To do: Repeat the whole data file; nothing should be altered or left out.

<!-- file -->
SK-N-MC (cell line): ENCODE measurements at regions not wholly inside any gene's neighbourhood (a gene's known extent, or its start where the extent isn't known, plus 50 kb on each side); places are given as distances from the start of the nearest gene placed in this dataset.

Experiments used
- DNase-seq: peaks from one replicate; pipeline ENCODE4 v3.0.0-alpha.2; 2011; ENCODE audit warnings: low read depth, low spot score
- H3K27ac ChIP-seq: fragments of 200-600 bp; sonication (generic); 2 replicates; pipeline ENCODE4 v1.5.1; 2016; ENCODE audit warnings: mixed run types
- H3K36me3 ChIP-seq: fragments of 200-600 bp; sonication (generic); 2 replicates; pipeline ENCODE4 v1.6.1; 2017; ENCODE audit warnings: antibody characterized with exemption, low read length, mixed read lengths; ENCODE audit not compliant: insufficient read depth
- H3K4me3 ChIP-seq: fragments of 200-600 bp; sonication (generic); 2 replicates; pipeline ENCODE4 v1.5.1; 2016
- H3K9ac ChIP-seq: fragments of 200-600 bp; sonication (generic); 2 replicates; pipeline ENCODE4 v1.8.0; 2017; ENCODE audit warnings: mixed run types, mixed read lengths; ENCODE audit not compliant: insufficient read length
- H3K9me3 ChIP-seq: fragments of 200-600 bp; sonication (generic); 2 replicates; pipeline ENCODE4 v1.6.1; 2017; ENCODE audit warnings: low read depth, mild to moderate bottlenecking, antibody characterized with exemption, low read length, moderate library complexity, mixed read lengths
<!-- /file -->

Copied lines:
SK-N-MC (cell line): ENCODE measurements at regions not wholly inside any gene's neighbourhood (a gene's known extent, or its start where the extent isn't known, plus 50 kb on each side); places are given as distances from the start of the nearest gene placed in this dataset.

Experiments used
- DNase-seq: peaks from one replicate; pipeline ENCODE4 v3.0.0-alpha.2; 2011; ENCODE audit warnings: low read depth, low spot score
- H3K27ac ChIP-seq: fragments of 200-600 bp; sonication (generic); 2 replicates; pipeline ENCODE4 v1.5.1; 2016; ENCODE audit warnings: mixed run types
- H3K36me3 ChIP-seq: fragments of 200-600 bp; sonication (generic); 2 replicates; pipeline ENCODE4 v1.6.1; 2017; ENCODE audit warnings: antibody characterized with exemption, low read length, mixed read lengths; ENCODE audit not compliant: insufficient read depth
- H3K4me3 ChIP-seq: fragments of 200-600 bp; sonication (generic); 2 replicates; pipeline ENCODE4 v1.5.1; 2016
- H3K9ac ChIP-seq: fragments of 200-600 bp; sonication (generic); 2 replicates; pipeline ENCODE4 v1.8.0; 2017; ENCODE audit warnings: mixed run types, mixed read lengths; ENCODE audit not compliant: insufficient read length
- H3K9me3 ChIP-seq: fragments of 200-600 bp; sonication (generic); 2 replicates; pipeline ENCODE4 v1.6.1; 2017; ENCODE audit warnings: low read depth, mild to moderate bottlenecking, antibody characterized with exemption, low read length, moderate library complexity, mixed read lengths